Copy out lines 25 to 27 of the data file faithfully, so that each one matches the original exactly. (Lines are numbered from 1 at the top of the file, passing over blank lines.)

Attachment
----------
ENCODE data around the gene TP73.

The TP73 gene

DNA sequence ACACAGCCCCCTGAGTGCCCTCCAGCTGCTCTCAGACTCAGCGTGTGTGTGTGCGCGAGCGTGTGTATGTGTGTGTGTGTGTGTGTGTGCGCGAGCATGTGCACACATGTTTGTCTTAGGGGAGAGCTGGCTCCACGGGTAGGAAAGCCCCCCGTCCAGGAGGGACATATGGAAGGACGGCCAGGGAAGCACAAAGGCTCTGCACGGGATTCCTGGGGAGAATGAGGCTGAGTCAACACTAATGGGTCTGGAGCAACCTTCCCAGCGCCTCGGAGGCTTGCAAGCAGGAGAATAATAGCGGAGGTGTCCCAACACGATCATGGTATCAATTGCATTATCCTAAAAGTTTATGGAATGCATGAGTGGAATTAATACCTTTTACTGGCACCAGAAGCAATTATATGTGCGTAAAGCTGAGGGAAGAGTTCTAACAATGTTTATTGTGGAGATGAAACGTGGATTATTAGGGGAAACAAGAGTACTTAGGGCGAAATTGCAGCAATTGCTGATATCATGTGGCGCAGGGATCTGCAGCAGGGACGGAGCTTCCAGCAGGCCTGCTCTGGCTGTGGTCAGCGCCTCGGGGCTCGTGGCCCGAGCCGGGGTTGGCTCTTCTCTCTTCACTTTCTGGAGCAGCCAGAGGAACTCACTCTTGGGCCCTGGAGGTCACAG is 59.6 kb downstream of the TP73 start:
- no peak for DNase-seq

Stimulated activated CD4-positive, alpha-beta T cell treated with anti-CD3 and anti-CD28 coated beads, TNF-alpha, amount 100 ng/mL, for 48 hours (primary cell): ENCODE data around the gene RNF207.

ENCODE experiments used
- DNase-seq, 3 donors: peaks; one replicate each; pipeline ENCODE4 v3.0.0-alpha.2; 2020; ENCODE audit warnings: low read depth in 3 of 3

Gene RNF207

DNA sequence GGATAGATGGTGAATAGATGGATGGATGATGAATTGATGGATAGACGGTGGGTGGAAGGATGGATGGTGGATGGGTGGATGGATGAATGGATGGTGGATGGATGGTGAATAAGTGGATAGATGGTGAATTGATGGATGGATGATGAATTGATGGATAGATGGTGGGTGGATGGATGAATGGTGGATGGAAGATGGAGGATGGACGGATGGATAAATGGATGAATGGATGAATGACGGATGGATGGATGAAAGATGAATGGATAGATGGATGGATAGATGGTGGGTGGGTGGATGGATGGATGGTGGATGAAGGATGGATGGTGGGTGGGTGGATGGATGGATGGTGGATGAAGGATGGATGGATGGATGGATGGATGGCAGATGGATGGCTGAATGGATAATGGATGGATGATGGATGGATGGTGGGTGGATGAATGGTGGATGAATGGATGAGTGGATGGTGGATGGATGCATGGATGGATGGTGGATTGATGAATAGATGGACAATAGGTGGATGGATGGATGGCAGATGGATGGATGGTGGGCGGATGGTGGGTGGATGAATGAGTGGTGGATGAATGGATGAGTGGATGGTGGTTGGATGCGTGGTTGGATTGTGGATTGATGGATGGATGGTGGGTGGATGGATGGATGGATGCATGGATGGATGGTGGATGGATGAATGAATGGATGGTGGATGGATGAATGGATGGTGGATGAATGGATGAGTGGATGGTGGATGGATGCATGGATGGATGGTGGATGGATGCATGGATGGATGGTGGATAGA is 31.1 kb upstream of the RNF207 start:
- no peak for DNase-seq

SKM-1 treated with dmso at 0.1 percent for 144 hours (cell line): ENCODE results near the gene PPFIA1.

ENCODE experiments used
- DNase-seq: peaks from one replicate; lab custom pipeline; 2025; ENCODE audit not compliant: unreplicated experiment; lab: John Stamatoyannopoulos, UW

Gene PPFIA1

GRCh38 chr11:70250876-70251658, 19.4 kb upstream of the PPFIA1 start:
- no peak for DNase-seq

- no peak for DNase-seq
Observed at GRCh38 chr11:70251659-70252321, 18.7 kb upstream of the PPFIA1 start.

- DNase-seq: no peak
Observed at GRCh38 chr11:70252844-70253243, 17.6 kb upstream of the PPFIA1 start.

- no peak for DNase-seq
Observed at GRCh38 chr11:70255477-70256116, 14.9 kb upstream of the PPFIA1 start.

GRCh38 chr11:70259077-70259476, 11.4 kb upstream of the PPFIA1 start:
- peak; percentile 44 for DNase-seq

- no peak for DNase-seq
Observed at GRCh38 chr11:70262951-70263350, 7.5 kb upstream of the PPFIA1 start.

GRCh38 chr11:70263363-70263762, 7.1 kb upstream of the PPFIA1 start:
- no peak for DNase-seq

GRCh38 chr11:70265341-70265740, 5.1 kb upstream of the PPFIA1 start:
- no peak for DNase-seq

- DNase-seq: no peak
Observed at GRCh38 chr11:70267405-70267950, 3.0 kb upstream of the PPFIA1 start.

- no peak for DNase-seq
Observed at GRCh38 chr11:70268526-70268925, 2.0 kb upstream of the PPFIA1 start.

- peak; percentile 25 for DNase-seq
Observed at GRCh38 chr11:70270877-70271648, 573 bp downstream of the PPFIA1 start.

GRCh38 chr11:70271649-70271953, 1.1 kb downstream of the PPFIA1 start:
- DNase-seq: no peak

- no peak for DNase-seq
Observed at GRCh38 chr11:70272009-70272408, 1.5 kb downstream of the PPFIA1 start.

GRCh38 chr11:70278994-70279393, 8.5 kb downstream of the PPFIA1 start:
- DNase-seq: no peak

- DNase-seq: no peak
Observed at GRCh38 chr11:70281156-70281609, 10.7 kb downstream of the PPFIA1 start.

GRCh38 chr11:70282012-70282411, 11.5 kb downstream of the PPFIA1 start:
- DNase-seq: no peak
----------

- no peak for DNase-seq
Observed at GRCh38 chr11:70262951-70263350, 7.5 kb upstream of the PPFIA1 start.

GRCh38 chr11:70263363-70263762, 7.1 kb upstream of the PPFIA1 start: